independent politics

Louis R Godena louisgodena at ids.net
Fri May 24 21:28:56 MDT 1996


Dear Jeff

               You are right to point out that (a) the organizational
structure of both major parties is in steep and
probably irreversible decline, and (b) most registered voters (still only
about 55% of the eligible electorate)
now opt for  "independent" status.   But then,  Americans, clearly, are
turning away from the type of party "discipline" (political, religious,
sexual, etc.) that has been a marked feature of past eras in their history.
As  American society becomes more fragmented and begins to implode from its
own internal contradictions,
these trends can only accelerate.

               All this has important manifestations for the left as well;
and, especially,  for the type of revolutionary party that I understand you
to be advocating.   People generally are not willing to embrace entire
programs, much
less ones based on esoteric political constructs and which are, at best,
only dimly apprehensible.   They will, to varying degrees,support a
"liberal" on abortion, a "conservative" on gun control, a "leftist" on the
minimum wage, a "reactionary" on the death penalty, and so on.   If you are
correct in saying that the left is not a monolith, the
same is true for the American masses--and for much the same reason.  No
leftist party as of yet has been able to successfully fashion itself after
the peculiar, almost unique,  landscape of contemporary American mass
political thought.   Perhaps the political makeup of the left, too, does not
easily lend itself to such an enterprise.

               Organizing a mass political party in an era of when people's
faith in all institutions--and
especially those political institutions which have performed so badly in the
latest period-- is at its nadir, does
not offer the most encouraging prospects.    This has led to a form of
"subtitutism" by left parties--including
the CPUSA--to seek out allies and prospective alliances with those inside
and outside the Democrat Party.
They do this, it is true, in the belief that the environment for socialist
agitation is poor; so poor, in fact,
that socialist demands--from the nationalization of banks to the total
expropriation of corporate wealth--
must succumb to temporary electoral alliances with the Democrats.   This by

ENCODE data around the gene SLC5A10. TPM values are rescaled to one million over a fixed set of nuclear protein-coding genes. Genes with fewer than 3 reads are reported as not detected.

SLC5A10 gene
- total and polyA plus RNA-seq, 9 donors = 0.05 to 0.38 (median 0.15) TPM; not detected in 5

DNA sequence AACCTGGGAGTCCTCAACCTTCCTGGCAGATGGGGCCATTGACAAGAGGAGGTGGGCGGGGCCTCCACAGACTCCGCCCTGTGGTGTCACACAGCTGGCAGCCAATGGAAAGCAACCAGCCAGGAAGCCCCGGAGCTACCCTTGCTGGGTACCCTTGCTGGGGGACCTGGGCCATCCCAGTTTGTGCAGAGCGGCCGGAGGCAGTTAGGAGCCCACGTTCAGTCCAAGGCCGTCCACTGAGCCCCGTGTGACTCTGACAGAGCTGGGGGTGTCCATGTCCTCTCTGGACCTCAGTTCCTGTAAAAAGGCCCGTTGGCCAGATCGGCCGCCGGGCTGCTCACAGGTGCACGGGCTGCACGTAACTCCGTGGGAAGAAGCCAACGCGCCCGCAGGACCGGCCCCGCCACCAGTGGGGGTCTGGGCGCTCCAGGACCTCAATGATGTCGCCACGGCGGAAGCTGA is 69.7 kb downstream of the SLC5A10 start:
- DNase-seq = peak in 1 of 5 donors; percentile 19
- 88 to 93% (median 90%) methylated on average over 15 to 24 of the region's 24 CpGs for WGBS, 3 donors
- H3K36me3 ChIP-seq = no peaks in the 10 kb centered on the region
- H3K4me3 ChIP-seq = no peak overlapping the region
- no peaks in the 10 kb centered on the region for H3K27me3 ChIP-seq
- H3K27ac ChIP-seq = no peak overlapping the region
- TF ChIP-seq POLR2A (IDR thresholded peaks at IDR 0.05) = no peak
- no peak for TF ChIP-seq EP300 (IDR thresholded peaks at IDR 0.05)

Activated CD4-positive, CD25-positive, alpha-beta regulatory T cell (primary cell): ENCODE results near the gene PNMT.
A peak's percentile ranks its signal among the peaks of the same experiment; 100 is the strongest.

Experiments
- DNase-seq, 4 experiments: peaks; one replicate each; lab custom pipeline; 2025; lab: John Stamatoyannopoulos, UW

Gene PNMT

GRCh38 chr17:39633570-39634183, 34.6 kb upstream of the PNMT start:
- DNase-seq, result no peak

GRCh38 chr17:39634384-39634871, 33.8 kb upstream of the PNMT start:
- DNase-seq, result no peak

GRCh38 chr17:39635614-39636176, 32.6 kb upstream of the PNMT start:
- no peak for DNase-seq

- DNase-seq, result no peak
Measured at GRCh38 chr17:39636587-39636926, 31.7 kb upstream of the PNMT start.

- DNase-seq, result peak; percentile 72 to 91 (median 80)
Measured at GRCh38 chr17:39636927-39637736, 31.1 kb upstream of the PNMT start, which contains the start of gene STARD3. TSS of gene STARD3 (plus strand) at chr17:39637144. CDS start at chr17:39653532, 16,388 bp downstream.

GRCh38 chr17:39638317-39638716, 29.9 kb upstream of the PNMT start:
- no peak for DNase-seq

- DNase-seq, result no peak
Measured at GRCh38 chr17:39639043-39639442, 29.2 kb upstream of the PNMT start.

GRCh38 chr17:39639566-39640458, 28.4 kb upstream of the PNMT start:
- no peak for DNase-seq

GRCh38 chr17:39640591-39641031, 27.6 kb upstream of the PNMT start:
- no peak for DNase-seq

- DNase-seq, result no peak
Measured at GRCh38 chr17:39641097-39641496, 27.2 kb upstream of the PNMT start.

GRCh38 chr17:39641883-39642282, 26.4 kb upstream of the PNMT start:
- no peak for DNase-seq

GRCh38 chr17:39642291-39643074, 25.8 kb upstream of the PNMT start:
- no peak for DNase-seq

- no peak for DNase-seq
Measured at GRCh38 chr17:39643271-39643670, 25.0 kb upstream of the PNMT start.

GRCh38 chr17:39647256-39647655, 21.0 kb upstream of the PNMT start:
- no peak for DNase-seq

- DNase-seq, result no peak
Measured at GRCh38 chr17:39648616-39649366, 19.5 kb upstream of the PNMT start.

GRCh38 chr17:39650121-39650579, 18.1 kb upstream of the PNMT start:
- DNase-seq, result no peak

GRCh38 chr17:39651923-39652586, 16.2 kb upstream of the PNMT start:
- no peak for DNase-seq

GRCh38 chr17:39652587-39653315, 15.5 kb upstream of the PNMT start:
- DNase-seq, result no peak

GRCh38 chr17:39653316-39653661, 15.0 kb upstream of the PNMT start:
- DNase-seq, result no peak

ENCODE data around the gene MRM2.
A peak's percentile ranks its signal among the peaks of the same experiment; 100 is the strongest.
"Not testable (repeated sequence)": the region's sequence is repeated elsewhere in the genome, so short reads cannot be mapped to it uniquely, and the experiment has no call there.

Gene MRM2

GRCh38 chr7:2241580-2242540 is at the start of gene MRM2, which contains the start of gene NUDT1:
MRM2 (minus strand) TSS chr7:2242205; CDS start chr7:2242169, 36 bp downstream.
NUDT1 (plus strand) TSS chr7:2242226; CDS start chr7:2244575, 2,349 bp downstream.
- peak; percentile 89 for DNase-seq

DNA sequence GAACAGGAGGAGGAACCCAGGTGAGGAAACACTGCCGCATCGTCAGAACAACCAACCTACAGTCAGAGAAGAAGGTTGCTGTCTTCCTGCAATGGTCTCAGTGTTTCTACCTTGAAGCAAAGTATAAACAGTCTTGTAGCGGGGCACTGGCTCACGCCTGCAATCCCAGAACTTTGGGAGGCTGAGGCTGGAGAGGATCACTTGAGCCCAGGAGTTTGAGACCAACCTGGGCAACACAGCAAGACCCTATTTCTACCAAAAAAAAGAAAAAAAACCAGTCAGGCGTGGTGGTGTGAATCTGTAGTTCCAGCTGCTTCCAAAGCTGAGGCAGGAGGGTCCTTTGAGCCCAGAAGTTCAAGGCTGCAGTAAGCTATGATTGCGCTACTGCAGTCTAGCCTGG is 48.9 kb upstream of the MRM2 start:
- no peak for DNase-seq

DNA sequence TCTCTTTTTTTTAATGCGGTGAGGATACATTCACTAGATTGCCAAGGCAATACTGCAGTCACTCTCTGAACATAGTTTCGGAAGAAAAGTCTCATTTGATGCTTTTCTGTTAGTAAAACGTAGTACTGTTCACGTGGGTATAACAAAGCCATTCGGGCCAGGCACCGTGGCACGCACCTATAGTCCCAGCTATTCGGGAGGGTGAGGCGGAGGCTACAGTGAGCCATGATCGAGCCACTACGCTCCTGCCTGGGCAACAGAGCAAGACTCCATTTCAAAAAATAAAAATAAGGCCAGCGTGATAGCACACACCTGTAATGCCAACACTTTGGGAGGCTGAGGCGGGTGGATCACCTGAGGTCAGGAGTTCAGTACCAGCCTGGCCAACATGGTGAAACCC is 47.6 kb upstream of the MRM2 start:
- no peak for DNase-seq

itself, I agree, is a dead end.
In that context, alone,  Comrade Zeynep's idea of totally boycotting the
elections (in a public and politically principled way) has a much stronger
visceral attraction for me, personally.

                 But this option, too, is problemmatic.   First of all, the
left simply does not have the strength or
influence to successfully undertake such an enterprise.   Its program is in
disarray.   It is hardly news to
the workers that their leaders are insouciant and corrupt, or that
elections, in and of themselves, change
nothing.   What they seek is not new reasons to be apathetic or disengaged;
they already possess a surfeit of that commodity.   What they want to know
is what the left itself has to offer--a concrete program that addresses
in some meaningful fashion their concerns over employment, health care,
public education, safety for
themselves and their families, hope for the future, etc.   They want to be
listened to and taken seriously.
They are willing, I believe, to enter into a dialogue, however tentatively,
with socialist ideas and concepts--
as long as it is tempered by a practical course of action that meets them,
the workers, on their own terms.

                  This is the real value of working in elections, not, as we
are told over and over again, as an end
in itself, but as the means to an end--to gain a greater good or avoid a
greater evil.   It is going where the
masses are--and elections in our country are still a mass activity despite
the decline in participation, just
as trade unions,  despite their increasingly precipitous fortunes, are mass
organizations which, as Lenin,
declared, provide the "sea" in which revolutionaries "swim".

                   It does not require great gifts of political acumen to
denounce the capitalist system as brutal, racist,
and corrupt.   By the same token one's energy is poorly spent in re-cycling,
ad nauseum, tales of deceit,
betrayal and malfeasance emitting from the top of the trade union movement
or the Democrat Party; both
institutions are a corrupt manifestation of the diseased essence of
capitalism.   What is needed is a principled,
spirited, and determined party of the masses to bring that message in an
honest and uncompromising way in
whatever forum circumstances and struggle make available.   I believe the
Communist Party, despite its often
flawed and ambiguous approach to electoral work, is correct in siezing this
important moment in our history
to do just that.

                     Now, I would like to hear from Neil C and yourself
about some concrete alternatives.


             Louis Godena



































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